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The natural healer

The natural healer
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Most of us think that turmeric is available only in the dried powdered form to us. However, we also get it in the wet root form which is where the...

Most of us think that turmeric is available only in the dried powdered form to us. However, we also get it in the wet root form which is where the powder is derived from. Turmeric has come up on top in the list of superfoods in the recent few years as the West is now promoting its usage due to its high health benefits. We are fortunate enough to be brought up in India as this famous Indian spice has been used in almost every dish in Indian cooking. From vegetables, dals, rice, pickles and even chutneys. It is also used as a natural colouring and flavouring agent in food.

Turmeric is a natural wonder and nature’s most powerful healer. Since ancient times it has been used in India’s Ayurvedic medicine. Turmeric works as an excellent blood purifier as it increases circulation and red blood cells formation. Every Indian wedding consist of a special ceremony wherein turmeric paste is applied to the bride as well as the groom to enhance their glow for the big day.

Turmeric is also known for its all-around healing properties. From the inside, it stimulates the liver which automatically allows wounds to heal faster and rejuvenates tissues. Externally, turmeric is applied immediately to burns and cuts to prevent bleeding. This marigold-coloured powder serves as an antioxidant, antibiotic, antiviral, anti-Alzheimer, anti-cancer remedy.

This versatile spice can be used in multiple ways such as listed below:
Soups: Soups can be tempered with turmeric. So to a basic tomato soup, temper it with coconut oil, mustard seeds, turmeric and optional green or red chillies and your basic soup will become a pot of health.

Salad: As a dressing for salad, heat some olive oil, add in mustard seeds, turmeric, garlic and drizzle the resulting liquid on your salad with a dash of lime and salt. Vegetable juices: To any of your green smoothies add a spoonful of ground turmeric root juice as it will increase your immunity. A piece of coconut can be blended in too.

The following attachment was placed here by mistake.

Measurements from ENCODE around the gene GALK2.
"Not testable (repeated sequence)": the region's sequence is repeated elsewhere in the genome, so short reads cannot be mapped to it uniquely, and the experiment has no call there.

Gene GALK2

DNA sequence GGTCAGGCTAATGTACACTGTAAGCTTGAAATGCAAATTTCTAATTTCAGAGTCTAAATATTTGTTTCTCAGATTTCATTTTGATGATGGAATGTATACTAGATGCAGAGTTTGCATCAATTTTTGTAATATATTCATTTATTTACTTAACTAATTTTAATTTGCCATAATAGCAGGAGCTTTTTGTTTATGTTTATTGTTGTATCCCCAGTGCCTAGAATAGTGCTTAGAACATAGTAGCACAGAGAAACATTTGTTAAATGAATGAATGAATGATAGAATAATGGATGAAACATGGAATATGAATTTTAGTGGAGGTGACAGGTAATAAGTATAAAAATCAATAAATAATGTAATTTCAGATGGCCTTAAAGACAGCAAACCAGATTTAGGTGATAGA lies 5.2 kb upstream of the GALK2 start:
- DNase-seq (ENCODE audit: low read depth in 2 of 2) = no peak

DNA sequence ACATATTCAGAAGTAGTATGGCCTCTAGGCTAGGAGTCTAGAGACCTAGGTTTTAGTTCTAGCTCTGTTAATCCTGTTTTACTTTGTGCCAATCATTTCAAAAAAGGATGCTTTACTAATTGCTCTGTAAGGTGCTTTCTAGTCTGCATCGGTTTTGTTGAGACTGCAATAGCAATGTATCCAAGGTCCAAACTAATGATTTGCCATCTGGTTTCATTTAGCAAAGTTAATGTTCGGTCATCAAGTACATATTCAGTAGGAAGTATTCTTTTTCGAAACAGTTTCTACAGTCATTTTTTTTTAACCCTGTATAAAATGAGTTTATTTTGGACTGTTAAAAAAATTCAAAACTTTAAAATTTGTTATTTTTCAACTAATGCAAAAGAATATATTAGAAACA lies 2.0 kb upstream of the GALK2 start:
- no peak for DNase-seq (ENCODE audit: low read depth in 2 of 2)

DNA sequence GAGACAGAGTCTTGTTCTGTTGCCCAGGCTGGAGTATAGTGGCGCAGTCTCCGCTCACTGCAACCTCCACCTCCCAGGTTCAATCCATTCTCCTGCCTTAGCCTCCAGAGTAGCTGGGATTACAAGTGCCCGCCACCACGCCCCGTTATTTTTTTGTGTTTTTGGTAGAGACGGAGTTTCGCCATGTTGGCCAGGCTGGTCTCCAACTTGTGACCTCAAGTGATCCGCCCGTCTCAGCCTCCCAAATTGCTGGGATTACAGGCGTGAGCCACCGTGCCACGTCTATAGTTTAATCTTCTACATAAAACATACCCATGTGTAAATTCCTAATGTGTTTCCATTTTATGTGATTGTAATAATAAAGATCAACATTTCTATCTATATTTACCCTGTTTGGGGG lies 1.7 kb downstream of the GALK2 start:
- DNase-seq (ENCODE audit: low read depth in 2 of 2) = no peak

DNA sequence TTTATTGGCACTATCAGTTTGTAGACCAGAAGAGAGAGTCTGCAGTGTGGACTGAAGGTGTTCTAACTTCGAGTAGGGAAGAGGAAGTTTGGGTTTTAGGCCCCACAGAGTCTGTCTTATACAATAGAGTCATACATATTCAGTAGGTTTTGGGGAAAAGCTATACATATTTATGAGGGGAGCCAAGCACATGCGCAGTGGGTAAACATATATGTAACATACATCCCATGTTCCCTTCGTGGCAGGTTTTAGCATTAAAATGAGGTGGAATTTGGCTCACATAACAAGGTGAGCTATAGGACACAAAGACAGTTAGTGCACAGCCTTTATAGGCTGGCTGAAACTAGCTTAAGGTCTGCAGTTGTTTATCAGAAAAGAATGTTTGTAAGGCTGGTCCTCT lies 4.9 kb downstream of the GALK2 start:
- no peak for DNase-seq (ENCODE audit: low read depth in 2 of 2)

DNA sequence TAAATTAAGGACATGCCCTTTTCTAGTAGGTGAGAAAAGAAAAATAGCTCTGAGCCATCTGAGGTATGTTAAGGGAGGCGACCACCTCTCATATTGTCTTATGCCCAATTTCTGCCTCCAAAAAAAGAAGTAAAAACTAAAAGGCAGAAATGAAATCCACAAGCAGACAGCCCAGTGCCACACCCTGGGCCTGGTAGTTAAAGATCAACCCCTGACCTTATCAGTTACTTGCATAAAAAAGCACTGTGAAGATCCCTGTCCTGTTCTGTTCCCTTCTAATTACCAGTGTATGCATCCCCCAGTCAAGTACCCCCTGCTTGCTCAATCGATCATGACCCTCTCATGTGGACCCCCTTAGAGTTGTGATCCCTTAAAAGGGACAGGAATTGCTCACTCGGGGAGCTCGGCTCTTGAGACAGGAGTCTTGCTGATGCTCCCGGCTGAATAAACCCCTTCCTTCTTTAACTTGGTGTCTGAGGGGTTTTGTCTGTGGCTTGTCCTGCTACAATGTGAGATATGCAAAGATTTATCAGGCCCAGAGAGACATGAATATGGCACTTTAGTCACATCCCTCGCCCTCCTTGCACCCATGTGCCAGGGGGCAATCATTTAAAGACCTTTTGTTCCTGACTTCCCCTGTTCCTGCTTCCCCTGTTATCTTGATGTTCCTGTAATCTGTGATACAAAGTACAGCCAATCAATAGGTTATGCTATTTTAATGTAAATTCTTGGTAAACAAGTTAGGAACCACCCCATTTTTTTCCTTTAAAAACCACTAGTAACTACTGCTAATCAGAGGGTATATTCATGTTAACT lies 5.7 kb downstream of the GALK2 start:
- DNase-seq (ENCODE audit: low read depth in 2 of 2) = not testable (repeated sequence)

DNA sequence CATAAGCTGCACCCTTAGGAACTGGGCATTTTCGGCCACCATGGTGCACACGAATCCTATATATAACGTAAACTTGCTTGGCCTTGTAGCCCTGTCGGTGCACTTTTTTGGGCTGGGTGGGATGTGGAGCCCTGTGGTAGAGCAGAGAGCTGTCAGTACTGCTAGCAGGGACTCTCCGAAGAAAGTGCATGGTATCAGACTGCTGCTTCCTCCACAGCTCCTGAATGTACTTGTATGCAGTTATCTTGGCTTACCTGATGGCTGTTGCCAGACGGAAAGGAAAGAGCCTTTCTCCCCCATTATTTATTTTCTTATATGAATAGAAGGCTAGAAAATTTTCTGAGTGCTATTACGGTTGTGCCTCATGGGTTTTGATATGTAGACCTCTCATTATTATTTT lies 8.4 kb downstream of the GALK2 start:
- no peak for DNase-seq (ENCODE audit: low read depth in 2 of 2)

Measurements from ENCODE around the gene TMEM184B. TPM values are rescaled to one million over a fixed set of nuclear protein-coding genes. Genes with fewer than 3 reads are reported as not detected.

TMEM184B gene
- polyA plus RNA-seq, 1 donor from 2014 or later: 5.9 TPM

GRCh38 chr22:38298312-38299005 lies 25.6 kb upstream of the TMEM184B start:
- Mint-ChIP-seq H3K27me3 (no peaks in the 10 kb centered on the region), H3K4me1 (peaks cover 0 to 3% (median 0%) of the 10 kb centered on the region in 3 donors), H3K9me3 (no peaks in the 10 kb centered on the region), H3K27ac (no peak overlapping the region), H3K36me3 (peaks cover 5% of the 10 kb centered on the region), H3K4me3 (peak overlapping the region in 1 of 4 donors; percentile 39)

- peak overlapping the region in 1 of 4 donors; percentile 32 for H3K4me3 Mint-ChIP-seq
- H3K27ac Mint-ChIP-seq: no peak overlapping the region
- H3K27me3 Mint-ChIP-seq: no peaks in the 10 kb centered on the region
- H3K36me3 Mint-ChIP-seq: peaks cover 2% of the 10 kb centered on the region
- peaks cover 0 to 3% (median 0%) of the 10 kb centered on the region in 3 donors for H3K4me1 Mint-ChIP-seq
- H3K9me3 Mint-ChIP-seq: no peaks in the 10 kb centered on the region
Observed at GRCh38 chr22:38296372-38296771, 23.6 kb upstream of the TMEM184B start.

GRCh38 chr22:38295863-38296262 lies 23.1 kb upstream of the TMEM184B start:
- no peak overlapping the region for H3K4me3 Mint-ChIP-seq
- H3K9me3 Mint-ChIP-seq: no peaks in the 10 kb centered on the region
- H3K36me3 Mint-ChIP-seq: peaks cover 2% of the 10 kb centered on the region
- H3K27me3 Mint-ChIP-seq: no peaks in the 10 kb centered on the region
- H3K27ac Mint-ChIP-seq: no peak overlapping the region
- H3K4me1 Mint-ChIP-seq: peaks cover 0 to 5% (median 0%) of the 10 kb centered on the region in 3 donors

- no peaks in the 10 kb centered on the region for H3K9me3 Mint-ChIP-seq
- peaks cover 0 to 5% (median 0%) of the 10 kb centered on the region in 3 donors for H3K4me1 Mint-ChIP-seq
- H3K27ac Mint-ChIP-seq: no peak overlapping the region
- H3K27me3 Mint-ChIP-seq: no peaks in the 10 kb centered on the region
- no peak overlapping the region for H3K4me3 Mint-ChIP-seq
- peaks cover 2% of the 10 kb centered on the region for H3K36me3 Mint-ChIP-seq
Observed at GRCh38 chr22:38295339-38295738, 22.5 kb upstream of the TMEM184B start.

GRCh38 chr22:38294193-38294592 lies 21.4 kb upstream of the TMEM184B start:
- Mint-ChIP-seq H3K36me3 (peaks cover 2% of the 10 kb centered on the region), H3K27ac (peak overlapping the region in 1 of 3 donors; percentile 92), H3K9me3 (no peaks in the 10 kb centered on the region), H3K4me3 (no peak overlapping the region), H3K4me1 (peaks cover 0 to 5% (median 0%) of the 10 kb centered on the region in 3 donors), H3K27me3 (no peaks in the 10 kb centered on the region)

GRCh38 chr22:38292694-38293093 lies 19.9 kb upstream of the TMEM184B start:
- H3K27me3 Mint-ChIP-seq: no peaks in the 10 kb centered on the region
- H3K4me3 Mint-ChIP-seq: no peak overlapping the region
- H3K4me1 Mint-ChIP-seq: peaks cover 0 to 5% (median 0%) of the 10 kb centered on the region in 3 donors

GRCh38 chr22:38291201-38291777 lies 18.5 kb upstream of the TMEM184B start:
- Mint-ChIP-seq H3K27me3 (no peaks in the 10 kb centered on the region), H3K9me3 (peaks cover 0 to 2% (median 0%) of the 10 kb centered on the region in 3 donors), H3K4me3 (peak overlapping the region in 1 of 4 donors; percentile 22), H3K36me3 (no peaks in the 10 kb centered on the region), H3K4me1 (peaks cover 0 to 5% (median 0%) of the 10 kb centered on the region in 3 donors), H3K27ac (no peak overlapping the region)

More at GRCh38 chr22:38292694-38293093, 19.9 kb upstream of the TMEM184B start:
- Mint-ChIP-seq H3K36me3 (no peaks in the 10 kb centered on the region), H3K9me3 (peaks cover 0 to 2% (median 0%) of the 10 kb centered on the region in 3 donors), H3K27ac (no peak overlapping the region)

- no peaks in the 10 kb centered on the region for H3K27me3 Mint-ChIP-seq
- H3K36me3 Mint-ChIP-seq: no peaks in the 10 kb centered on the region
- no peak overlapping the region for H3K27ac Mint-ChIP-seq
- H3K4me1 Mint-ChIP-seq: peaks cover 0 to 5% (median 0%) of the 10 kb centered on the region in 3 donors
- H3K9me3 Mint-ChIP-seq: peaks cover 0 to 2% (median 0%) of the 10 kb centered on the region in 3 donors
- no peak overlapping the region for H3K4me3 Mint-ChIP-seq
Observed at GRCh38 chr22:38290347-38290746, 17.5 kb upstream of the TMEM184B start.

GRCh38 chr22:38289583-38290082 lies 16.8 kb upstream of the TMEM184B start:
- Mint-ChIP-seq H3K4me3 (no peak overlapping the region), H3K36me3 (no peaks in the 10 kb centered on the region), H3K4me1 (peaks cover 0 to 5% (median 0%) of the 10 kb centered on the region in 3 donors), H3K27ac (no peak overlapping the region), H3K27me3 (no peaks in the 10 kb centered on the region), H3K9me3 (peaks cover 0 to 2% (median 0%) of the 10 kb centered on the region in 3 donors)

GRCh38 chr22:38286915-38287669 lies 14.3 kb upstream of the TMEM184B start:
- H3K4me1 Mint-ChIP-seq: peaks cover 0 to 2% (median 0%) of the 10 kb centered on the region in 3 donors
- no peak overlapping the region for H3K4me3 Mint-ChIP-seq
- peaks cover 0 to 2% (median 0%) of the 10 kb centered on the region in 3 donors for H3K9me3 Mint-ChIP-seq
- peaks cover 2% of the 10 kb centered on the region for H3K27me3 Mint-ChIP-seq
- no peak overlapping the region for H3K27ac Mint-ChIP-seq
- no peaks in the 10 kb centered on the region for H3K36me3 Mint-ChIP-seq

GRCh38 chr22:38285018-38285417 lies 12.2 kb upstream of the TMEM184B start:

Golden milk: The oldest and best way in which we have turmeric is with our milk early in the morning with a dollop of ghee. The turmeric helps in prevent congestion. Curries: Not only does turmeric add the spiciness in curries but it also makes it flavourful.

Vegetables: Most of the masalas that fall in our vegetables have turmeric in it. So add it in your vegetables to make them tastier. Chutneys: Don’t restrict your chutneys to mint and coriander leaves only, add the turmeric to get the added benefits of antioxidants along with the other greens.

Pickles: During every Indian winter we see freshly sliced turmeric marinated in lemon and rock salt on the dining table as a pickle. Turmeric is a heaty food so it keeps your body warm from inside. Herbal infusions: A sore throat can be cured with gargling of herbal infusions made of warm water mixed with turmeric and salt.

Eggs: If you are an egg-eater then you can add turmeric to your scrambled eggs or omelette and boost your immunity. Marinades: With your other spices in your marinades just add turmeric powder. Popcorn: Don’t be surprised to read this in the list of turmeric uses! Popcorn gets its yellow colour from turmeric which is sprinkled on the kernels while it is being cooked. The bioavailability of turmeric can only be absorbed by the body if there is a presence of fat. The best form of fat is ghee, so don’t forget to include it.

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